High­ly skilled snipers were worth their weight in gold dur­ing II World. Fight­ing on the East­ern Front, the Sovi­ets posi­tioned their snipers, as expe­ri­enced shoot­ers, notice­ably dom­i­nant in many respects. The Sovi­et Union was the only one that trained snipers for ten years, prepar­ing for war. Their supe­ri­or­i­ty con­firm their “death lists” Expe­ri­enced snipers killed many peo­ple and, of course, were of great val­ue. For exam­ple, Vasi­ly Zait­sev killed 225 ene­my sol­diers dur­ing the Bat­tle of Stal­in­grad.

legendary snipers

10. Stepan Vasi­lye­vich Petrenko: 422 killed.

Dur­ing World War II, the Sovi­et Union had more skilled snipers than any oth­er coun­try on Earth. Due to their con­tin­ued train­ing and devel­op­ment dur­ing the 1930s, while oth­er coun­tries reduced their teams of spe­cial­ist snipers, the USSR had the best shoot­ers in the world. Stepan Vasi­lye­vich Petrenko was well known among the elite.

His high­est pro­fes­sion­al­ism is con­firmed by 422 killed ene­mies; the effec­tive­ness of the Sovi­et sniper train­ing pro­gram con­firms accu­rate shoot­ing and extreme­ly rare miss­es.

9. Vasi­ly Ivanovich Golosov: 422 killed.

Dur­ing the war, 261 shoot­ers (includ­ing women), each of whom killed at least 50 peo­ple, were award­ed the title of out­stand­ing sniper. Vasi­ly Ivanovich Golosov was one of those who received such an hon­or. His death list is 422 killed ene­mies.

8. Fedor Trofi­movich Dyachenko: 425 killed.

Dur­ing World War II, 428,335 peo­ple are believed to have received Red Army sniper train­ing, of which 9,534 used their qual­i­fi­ca­tions in death expe­ri­ence. Fedor Trofi­movich Dyachenko was one of those trainees who stood out. Sovi­et hero with 425 con­fir­ma­tions, received the Dis­tin­guished Ser­vice Medal “high hero­ism in mil­i­tary oper­a­tions against an armed ene­my.”

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legendary snipers

7. Fedor Matvee­vich Okhlop­kov: 429 killed.

Fedor Matveye­vich Okhlop­kov, one of the most respect­ed snipers in the USSR. He and his broth­er were recruit­ed into the Red Army, but the broth­er was killed in action. Fyo­dor Matveye­vich vowed to avenge his broth­er by those. Who took his life. The num­ber of peo­ple killed by this sniper (429 peo­ple) is not includes the num­ber of ene­mies. Which he killed with a machine gun. In 1965 he was award­ed the Order of the Hero of the Sovi­et Union.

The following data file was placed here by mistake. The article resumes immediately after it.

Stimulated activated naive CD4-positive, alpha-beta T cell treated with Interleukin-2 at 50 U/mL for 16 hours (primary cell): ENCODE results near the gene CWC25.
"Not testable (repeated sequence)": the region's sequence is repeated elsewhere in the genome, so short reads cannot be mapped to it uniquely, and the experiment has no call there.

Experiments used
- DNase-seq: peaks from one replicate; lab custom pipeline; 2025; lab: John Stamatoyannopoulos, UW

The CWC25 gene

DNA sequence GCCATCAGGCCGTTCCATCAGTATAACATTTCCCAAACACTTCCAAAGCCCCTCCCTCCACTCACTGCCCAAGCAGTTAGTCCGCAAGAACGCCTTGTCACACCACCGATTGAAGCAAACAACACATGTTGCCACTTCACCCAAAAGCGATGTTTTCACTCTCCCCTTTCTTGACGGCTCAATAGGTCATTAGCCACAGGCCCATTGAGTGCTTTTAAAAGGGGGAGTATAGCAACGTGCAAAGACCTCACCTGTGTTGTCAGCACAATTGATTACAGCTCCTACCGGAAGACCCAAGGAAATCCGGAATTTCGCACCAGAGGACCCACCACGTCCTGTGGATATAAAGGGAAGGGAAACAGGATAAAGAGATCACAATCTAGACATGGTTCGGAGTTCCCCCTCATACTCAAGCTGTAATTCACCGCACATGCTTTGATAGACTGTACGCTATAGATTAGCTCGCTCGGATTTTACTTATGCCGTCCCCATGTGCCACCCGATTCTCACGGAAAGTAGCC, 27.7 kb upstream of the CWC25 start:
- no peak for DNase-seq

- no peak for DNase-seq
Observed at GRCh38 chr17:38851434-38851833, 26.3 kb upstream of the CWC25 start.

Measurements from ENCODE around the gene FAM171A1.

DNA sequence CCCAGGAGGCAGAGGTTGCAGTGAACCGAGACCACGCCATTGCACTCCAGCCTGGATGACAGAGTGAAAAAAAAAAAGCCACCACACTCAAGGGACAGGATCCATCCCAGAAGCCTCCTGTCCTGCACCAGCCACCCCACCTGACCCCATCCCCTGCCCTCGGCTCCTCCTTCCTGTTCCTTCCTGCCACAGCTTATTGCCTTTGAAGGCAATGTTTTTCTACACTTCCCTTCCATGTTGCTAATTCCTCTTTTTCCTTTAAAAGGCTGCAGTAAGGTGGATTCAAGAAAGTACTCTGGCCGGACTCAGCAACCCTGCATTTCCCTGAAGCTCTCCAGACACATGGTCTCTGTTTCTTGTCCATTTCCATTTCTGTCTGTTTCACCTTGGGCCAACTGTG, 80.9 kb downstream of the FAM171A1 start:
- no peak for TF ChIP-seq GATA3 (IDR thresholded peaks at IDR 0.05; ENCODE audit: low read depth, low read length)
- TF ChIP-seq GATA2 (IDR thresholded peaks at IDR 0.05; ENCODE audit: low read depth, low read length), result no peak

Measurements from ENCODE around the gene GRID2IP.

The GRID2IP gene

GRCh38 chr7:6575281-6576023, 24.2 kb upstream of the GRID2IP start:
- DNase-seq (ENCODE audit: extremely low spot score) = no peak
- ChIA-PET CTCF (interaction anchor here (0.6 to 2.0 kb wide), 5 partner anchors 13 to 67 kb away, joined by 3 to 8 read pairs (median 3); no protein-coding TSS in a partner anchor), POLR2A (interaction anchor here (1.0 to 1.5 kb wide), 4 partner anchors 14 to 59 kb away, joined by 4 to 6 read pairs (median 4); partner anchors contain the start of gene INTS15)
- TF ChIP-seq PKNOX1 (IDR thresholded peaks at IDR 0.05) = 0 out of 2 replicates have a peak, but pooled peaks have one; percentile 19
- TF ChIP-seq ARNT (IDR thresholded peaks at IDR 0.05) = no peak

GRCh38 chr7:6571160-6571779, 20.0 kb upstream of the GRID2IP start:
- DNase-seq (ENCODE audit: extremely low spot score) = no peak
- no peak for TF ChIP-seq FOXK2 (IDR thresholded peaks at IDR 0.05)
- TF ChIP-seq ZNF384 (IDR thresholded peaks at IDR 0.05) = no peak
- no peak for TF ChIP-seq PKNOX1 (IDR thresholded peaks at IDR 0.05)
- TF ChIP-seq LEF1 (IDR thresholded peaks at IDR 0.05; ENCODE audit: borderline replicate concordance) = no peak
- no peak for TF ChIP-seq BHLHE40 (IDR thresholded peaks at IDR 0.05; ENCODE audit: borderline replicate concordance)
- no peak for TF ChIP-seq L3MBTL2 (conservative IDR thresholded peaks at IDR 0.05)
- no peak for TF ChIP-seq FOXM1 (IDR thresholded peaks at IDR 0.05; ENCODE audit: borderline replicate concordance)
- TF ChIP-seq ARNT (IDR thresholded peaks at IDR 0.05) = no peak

6. Mikhail Ivanovich Budenkov: 437 killed.

Mikhail Ivanovich Budenkov was among those snipers that few oth­ers could only aspire to. Sur­pris­ing­ly suc­cess­ful sniper with 437 killed. This num­ber does not include those killed by machine guns.

5. Vladimir Niko­lae­vich Pche­lint­sev: 456 killed.

Such a num­ber of dead can be attrib­uted not only to the skill and mas­tery of the rifle, but also to the knowl­edge of the land­scape and the abil­i­ty to com­pe­tent­ly dis­guise. Among these skilled and expe­ri­enced snipers was Vladimir Niko­lae­vich Pche­lint­sev, who killed 437 ene­mies.

4. Ivan Niko­lae­vich Kul­berti­nov: 489 killed.

Unlike most oth­er coun­tries dur­ing World War II, women could be snipers in the Sovi­et Union. In 1942, two semi-annu­al cours­es in which only women were trained paid off: almost 55,000 snipers were trained. 2,000 women took an active part in the war. Among them: Lyud­mi­la Pavlichenko, who killed 309 oppo­nents.

3. Niko­lai Yakovle­vich Ilyin: 494 killed.

In 2001, a film was made in Hol­ly­wood: “The Ene­my at the Gates” about the famous Russ­ian sniper Vasi­ly Zait­sev. The film depicts the events of the Bat­tle of Stal­in­grad in 1942–1943. A film about Niko­lai Yakovle­vich Ilyin has not been made, but his con­tri­bu­tion to Sovi­et mil­i­tary his­to­ry was just as impor­tant. Hav­ing killed 494 ene­my sol­diers (some­times list­ed as 497), Ilyin was a dead­ly shoot­er for the ene­my.

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2. Ivan Mikhailovich Sidorenko: approx­i­mate­ly 500 killed

Ivan Mikhailovich Sidorenko, was draft­ed in 1939 at the begin­ning of World War II. Dur­ing the 1941 Bat­tle of Moscow, he learned to snipe and became known as a gun­man with a dead­ly aim. One of his most famous exploits is that he destroyed a tank and three oth­er vehi­cles using incen­di­ary ammu­ni­tion. How­ev­er, after his injury in Esto­nia, his role in the fol­low­ing years was pri­mar­i­ly teach­ing. In 1944 Sidorenko was award­ed the pres­ti­gious title of Hero of the Sovi­et Union.

1. Simo Hay­ha: 542 Killed (prob­a­bly 705)

Simo Hay­ha, a Finn, is the only non-Sovi­et sol­dier on this list. Nick­named “White Death” by the troops of the Red Army because of the cam­ou­flage dis­guised as snow. Accord­ing to sta­tis­tics, Hay­ha is the blood­i­est sniper in his­to­ry. Before tak­ing part in the war, he was a farmer. Incred­i­bly, in weapons, he pre­ferred an iron sight to an opti­cal one.